France Has a Formula for China’s Baby-Milk Needs

France Has a Formula for China’s Baby-Milk Needs

Plant Under Construction in Brittany Fills Supply Gap While Bolstering Farms

RUTH BENDER

March 17, 2014 5:19 p.m. ET

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Synutra CEO Liang Zhang, left, and Carhaix Mayor Christian Troadec in January. Zuma Press

CARHAIX, France—Mayor Christian Troadec is trying a new formula to revive his sleepy town in central Brittany: quenching Chinese thirst for baby milk.

On a recent damp morning at exactly 08:08—a lucky number in Chinese culture—workers broke ground on a 37-acre tract the municipality sold to Synutra International Inc.,SYUT -0.71% one of China’s top 10 baby-formula makers, to build a milk plant.

“It’s a win-win deal,” said Mr. Troadec, walking the muddy field where a dozen CaterpillarCAT +0.29% bulldozers and other earth movers lined up to start laying the foundation for the factory. “In Brittany, we produce some of the world’s best-quality milk but we don’t have enough [economic] activity.”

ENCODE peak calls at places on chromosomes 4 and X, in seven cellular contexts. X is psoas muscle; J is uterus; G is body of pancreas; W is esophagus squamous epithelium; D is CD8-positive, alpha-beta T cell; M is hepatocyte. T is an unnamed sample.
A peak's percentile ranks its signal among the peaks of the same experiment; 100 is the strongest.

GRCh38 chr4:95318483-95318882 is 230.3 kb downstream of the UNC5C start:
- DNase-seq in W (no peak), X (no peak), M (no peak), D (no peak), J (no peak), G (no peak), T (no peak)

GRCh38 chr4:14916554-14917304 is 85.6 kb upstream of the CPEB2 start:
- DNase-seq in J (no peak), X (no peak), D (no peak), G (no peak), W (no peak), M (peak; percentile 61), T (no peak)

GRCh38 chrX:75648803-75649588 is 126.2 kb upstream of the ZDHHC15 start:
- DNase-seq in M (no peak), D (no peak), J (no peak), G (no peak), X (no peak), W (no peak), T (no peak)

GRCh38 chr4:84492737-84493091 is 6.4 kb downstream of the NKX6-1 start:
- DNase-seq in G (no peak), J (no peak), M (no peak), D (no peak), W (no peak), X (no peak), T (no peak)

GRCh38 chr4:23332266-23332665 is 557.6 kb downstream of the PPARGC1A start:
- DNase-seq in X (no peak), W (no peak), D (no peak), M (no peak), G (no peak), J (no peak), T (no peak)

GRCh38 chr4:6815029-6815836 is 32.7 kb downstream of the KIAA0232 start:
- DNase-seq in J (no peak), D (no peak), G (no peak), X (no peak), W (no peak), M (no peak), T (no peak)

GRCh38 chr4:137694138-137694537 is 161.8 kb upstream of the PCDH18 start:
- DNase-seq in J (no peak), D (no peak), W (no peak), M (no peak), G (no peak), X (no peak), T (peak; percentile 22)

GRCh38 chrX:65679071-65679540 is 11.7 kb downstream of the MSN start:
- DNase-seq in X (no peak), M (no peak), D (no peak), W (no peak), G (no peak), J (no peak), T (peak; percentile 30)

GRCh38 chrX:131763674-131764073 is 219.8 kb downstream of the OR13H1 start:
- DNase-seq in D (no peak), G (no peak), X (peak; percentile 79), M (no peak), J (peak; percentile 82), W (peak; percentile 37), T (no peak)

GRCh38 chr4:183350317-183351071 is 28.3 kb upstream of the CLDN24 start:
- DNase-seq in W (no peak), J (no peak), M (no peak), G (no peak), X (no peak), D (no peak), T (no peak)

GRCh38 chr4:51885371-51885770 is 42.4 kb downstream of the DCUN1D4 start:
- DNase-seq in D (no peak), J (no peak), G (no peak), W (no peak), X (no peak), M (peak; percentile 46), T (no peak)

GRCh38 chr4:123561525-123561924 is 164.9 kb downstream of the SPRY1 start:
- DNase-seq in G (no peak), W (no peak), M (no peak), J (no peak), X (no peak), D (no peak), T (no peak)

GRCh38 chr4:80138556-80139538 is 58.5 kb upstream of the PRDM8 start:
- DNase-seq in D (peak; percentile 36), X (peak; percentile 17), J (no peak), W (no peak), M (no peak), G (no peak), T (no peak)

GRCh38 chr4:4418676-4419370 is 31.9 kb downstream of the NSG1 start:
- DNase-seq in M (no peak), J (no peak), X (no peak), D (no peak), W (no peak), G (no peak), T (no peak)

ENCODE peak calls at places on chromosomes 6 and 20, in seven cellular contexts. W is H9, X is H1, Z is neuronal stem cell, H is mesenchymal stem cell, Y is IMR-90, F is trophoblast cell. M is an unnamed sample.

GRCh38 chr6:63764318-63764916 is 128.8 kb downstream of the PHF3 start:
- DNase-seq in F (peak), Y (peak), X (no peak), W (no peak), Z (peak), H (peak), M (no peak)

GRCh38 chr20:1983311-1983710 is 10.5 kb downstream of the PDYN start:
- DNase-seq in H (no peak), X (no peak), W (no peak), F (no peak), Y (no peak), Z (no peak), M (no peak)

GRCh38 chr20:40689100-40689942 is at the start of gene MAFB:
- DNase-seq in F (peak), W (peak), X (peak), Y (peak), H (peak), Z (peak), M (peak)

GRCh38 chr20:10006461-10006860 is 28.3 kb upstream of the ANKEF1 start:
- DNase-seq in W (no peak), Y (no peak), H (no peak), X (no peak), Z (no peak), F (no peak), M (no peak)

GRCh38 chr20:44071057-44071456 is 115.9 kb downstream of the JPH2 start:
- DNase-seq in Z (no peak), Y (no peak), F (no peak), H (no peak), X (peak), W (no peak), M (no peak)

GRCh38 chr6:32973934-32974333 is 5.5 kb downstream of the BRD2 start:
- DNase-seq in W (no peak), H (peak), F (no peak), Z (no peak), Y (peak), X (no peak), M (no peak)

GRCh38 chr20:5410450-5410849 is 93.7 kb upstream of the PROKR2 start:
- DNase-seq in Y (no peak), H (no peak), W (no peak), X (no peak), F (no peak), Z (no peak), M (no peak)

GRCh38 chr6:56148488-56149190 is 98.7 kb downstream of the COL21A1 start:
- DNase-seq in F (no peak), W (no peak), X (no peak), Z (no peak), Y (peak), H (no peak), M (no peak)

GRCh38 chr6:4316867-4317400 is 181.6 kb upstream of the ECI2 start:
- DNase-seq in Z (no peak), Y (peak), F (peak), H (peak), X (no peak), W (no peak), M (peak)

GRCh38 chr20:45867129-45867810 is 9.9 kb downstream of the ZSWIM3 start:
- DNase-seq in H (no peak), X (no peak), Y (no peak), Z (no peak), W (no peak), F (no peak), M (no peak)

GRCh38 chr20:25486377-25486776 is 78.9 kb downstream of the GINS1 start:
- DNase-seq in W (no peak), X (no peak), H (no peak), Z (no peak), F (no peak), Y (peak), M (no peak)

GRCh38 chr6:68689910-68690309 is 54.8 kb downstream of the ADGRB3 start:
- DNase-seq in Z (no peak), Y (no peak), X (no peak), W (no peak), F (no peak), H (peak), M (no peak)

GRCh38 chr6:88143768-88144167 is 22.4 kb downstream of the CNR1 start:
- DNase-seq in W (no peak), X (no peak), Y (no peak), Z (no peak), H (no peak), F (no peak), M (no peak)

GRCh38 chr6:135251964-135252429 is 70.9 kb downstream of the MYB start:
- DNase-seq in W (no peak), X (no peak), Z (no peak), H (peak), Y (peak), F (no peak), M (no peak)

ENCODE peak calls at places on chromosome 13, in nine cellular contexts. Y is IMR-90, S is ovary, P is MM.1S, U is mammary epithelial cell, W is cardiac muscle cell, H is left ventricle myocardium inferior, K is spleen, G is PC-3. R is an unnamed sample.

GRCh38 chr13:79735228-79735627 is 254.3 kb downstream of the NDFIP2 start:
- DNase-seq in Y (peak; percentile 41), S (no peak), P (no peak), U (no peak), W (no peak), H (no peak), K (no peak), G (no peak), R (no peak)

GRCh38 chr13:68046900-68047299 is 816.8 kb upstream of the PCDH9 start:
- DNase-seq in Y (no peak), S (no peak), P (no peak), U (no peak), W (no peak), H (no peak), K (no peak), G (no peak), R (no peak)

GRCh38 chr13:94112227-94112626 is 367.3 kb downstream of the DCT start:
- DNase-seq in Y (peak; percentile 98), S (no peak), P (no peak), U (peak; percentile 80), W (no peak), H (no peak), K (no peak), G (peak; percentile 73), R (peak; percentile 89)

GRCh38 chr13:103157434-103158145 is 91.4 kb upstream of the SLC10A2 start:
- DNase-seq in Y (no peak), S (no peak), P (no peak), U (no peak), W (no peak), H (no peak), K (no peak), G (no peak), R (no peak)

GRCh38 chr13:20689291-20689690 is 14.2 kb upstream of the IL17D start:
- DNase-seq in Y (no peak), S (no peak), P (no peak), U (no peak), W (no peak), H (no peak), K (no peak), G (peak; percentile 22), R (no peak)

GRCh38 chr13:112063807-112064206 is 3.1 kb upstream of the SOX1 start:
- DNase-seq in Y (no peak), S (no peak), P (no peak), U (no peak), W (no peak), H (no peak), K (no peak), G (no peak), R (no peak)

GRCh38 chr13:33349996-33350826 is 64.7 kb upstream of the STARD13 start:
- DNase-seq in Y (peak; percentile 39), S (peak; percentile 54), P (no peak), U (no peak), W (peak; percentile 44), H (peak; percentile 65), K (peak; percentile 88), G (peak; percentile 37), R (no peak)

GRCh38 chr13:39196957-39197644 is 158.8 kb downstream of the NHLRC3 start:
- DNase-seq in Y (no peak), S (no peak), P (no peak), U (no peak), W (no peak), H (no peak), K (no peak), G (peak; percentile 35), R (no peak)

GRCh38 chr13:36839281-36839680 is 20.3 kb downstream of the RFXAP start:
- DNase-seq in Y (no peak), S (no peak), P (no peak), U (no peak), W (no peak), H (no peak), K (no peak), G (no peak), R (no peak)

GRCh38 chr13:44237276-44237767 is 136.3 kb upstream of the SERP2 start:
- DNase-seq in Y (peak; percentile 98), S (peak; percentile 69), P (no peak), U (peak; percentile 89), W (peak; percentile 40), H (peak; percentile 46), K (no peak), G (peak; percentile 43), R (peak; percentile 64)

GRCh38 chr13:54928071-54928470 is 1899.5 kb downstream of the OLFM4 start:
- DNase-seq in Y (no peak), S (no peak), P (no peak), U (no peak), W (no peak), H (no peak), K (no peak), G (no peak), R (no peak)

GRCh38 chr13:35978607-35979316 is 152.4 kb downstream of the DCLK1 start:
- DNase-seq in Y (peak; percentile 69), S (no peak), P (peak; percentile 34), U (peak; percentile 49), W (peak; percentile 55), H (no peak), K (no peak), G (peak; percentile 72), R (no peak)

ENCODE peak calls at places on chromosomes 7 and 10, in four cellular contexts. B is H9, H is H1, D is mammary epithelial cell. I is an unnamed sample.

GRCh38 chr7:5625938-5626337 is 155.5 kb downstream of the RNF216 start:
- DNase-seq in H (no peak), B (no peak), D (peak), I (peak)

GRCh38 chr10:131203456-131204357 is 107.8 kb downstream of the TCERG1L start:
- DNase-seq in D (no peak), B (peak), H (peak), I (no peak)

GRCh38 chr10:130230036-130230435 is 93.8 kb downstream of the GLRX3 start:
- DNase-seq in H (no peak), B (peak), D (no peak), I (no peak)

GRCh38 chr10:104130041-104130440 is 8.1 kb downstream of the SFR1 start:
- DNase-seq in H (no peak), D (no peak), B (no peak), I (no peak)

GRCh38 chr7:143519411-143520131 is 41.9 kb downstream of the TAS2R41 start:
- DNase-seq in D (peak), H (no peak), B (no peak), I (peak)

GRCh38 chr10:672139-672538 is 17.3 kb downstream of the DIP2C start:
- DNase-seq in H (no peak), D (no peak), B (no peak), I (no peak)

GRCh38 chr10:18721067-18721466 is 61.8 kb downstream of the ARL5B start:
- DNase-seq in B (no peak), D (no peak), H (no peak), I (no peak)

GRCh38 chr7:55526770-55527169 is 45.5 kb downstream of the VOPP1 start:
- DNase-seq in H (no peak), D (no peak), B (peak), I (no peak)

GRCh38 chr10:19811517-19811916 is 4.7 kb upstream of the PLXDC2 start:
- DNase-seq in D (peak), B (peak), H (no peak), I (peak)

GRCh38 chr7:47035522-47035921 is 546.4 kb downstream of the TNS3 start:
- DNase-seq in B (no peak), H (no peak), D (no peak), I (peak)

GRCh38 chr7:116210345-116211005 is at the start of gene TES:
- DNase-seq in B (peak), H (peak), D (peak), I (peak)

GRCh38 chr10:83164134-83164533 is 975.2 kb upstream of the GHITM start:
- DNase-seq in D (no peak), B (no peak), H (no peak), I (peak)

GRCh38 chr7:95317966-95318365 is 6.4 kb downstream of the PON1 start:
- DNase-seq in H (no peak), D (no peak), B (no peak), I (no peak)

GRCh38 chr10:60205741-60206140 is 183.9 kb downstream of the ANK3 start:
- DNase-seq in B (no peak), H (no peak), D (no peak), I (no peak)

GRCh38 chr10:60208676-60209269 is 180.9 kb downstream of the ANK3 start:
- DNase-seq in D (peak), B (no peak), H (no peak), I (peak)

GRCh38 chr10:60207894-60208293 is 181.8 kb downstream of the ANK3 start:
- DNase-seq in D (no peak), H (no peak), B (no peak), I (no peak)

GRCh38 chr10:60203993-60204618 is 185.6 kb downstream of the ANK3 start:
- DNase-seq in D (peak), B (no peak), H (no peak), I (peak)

Synutra is investing €90 million ($125 million) to build what will be the region’s largest milk-drying factory and the first infant-formula plant on French soil entirely in the hands of a Chinese company.

The plant feeds two needs. China’s voracious demand for infant formula is surging as the middle class flourishes. But since a 2008 scandal, when Chinese-made formula tainted with the industrial chemical melamine killed six infants and sickened 300,000, parents have preferred to buy formula from well-known Western brands. Now, dairy companies in China, already the world’s largest importers of milk, are racing to win back consumers by tying up with producers abroad.

At the same time, Chinese investment offers a lifeline to Brittany, a farmland on the western tip of Europe that has been hurt by the unwinding of European subsidies.

“It’s a big project,” said François Musellec, a Breton freshly hired by Synutra as the site’s future factory chief. “Now we have to prove worthy of it.”

Mr. Musellec is preparing for the arrival of a small team of Synutra executives, which will watch over the construction until its completion at the end of 2015. He spent his first weeks here buying everything from bed linen to mobile-phone contracts to prep what he calls “the house of China,” where Synutra executives will stay, as the town has just two hotels.

Over the past three years, Synutra executives have traveled to the town at least every three months, including two visits by Chief Executive Liang Zhang. For the city’s summer rock festival this year, Mr. Troadec has hired a Chinese band.